"It's still real early, but I think my agent can get a deal done with the Ravens. I like playing here."
If he returns, Wright would have to compete with Kyle Boller, a first-round draft pick last year, for the starting job. Or Wright could act as Boller's backup.
It's early in the process for the Ravens, who traditionally negotiate the majority of their free-agent deals close to or shortly after the veteran free-agent signing period begins March 3.
The Ravens' top priority is to ink Pro Bowl cornerback Chris McAlister, the team's franchise player and top unrestricted free agent, to a long-term contract extension.
Wright started the AFC North champions' final eight regular-season games and the Ravens' 20-17 playoff loss to the Tennessee Titans.
Working in relief of injured rookie quarterback Kyle Boller, Wright went 5-2 in the regular season after Boller tore his quadriceps against the St. Louis Rams.
Wright passed for 1,199 yards, nine touchdowns and eight interceptions for a quarterback rating of 72.3.
In the Ravens' wild-card loss to Tennessee, Wright completed 20-of-37 passes for 214 yards, a touchdown to tight end Todd Heap and two interceptions for a 57.7 rating.
Boller was 5-4 as a starter, passing for 1,260 yards, seven touchdowns, nine interceptions and a 62.4 rating.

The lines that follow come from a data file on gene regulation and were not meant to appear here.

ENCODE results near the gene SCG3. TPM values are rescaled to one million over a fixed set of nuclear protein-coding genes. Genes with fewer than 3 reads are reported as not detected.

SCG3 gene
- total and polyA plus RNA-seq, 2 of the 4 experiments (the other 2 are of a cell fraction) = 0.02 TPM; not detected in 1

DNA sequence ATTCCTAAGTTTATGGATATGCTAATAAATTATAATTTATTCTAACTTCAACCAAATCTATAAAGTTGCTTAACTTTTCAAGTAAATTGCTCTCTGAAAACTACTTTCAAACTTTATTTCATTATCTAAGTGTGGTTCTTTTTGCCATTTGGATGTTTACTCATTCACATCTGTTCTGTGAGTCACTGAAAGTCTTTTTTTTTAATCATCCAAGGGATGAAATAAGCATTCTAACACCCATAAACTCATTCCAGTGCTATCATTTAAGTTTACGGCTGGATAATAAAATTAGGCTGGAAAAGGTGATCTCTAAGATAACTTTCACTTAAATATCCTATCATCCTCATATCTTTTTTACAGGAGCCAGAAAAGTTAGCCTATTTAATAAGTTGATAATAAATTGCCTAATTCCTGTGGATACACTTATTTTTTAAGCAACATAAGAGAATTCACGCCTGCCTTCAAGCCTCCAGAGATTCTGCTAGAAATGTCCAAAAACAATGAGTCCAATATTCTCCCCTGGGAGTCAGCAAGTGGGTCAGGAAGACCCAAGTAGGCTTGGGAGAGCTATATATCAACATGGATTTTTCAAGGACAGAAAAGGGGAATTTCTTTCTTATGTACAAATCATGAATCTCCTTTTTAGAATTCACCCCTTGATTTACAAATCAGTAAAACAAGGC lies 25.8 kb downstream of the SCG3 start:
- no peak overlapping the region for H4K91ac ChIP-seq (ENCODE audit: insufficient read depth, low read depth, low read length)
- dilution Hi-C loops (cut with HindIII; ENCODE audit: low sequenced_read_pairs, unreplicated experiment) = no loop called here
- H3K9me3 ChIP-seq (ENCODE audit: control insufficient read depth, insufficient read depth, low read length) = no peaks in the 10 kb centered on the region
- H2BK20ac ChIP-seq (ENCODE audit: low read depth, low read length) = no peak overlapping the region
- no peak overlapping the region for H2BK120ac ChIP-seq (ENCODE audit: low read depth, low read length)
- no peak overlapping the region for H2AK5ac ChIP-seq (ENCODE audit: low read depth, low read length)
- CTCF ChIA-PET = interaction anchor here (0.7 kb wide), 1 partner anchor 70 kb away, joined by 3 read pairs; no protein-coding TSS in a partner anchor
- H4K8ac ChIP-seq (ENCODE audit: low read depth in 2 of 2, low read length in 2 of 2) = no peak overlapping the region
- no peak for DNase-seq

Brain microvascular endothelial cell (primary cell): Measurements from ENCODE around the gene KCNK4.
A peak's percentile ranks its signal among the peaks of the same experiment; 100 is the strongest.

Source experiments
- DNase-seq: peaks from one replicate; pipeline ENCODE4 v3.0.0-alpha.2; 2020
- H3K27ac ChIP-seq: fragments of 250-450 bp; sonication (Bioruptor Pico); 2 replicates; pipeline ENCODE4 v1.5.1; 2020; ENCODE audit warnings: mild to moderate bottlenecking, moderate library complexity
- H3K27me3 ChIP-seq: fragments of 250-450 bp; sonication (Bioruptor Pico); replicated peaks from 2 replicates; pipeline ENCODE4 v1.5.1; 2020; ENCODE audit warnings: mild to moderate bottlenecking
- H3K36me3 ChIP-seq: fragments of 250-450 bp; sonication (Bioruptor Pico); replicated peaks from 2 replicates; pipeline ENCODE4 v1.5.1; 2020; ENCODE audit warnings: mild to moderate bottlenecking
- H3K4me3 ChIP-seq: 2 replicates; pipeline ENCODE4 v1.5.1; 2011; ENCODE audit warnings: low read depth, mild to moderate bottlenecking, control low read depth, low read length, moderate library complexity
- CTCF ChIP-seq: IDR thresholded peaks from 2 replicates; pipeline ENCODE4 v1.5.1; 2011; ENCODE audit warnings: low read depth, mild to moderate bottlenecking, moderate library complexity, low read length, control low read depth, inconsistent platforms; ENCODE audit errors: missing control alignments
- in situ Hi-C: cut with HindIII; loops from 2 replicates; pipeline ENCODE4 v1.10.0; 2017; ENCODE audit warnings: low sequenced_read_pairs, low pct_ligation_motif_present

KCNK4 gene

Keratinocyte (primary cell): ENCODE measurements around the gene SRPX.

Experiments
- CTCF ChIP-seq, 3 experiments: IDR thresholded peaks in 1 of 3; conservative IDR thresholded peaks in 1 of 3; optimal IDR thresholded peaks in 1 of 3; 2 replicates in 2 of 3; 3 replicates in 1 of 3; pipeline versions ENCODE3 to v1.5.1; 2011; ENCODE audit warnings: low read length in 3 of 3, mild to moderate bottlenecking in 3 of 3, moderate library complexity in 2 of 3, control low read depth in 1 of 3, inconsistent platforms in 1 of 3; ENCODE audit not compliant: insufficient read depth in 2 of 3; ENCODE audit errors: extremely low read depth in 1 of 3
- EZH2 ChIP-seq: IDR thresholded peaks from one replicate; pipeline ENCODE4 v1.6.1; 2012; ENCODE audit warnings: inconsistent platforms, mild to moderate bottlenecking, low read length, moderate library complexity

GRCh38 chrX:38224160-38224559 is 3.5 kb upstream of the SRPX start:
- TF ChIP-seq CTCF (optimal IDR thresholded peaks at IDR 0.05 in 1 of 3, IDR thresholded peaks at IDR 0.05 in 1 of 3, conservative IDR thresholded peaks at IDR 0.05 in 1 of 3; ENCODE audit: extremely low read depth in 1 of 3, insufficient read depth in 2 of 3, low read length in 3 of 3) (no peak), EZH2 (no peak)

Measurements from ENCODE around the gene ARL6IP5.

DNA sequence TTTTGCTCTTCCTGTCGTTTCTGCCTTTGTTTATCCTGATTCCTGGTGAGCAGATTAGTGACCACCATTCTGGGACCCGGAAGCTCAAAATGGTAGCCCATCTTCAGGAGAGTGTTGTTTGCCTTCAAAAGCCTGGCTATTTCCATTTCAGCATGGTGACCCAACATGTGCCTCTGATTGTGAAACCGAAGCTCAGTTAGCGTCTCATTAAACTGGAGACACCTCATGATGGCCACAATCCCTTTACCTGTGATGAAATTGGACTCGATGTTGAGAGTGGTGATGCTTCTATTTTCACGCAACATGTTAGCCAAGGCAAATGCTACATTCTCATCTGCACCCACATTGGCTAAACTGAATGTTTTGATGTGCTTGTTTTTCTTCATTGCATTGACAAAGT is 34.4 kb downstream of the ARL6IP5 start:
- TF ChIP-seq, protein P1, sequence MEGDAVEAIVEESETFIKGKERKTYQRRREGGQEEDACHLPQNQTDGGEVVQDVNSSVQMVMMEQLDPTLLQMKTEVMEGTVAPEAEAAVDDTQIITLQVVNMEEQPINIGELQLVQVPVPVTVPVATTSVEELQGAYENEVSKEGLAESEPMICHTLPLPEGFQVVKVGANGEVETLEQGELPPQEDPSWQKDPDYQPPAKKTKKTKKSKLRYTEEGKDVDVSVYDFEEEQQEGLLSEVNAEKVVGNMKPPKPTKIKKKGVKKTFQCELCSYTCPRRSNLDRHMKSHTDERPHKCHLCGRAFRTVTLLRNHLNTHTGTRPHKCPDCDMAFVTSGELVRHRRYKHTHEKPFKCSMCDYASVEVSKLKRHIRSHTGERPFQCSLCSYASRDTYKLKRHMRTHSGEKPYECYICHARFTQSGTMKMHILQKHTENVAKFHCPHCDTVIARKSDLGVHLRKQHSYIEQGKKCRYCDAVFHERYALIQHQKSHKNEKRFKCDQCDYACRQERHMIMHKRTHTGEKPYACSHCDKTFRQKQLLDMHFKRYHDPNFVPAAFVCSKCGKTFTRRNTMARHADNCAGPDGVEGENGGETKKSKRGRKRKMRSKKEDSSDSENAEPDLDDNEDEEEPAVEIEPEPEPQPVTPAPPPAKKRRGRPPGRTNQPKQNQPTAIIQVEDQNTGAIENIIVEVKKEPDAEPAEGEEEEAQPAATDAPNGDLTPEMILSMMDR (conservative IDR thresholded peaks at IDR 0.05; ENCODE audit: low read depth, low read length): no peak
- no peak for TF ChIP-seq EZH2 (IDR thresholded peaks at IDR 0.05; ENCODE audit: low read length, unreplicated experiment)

As one of Baltimore's 13 unrestricted free agents, Wright wants a starting job.
However, with a crowded NFL quarterback bazaar that's expected to include Mark Brunell, Kurt Warner and, possibly, Brad Johnson, it's unlikely there will be many starting jobs available. There are potential openings in San Diego, Miami, Tampa Bay and Dallas.
Wright said he'd like to avoid the uncertainty of testing free agency. Joel Segal, Wright's agent, didn't return a telephone call seeking comment.
The Ravens' other unrestricted free agents are kicker Matt Stover, center Mike Flynn, linebacker Bernardo Harris, tight end John Jones, cornerback Tom Knight, defensive end Riddick Parker, quarterback Chris Redman, who's not expected to return, kickoff specialist Wade Richey, wide receiver Marcus Robinson and outside linebacker Adalius Thomas.
Thomas might be the most difficult player for Baltimore to re-sign because the Pro Bowl special-teams selection may command a sizable offer sheet from other teams.
It's believed that Baltimore won't overspend to acquire Thomas, but is willing to re-sign him to a market-value contract for a starting defender who excels on special teams. Thomas will miss the Pro Bowl after undergoing elbow surgery.
The Ravens reportedly lead the NFL with $24 million underneath the league's salary cap. However, Ravens coach Brian Billick has said the team will devote most of its attention toward re-signing its own players rather than attempt to acquire high-profile free agents.
"This will probably be the same way, a lot of the 11th hour, the last days leading up to free agency," Billick said. "We're in great shape that way. There will be a few that lap into free agency to see exactly what that market is, but we hope to be able to be competitive in that situation as well."
Aaron Wilson writes for the Carroll County Times.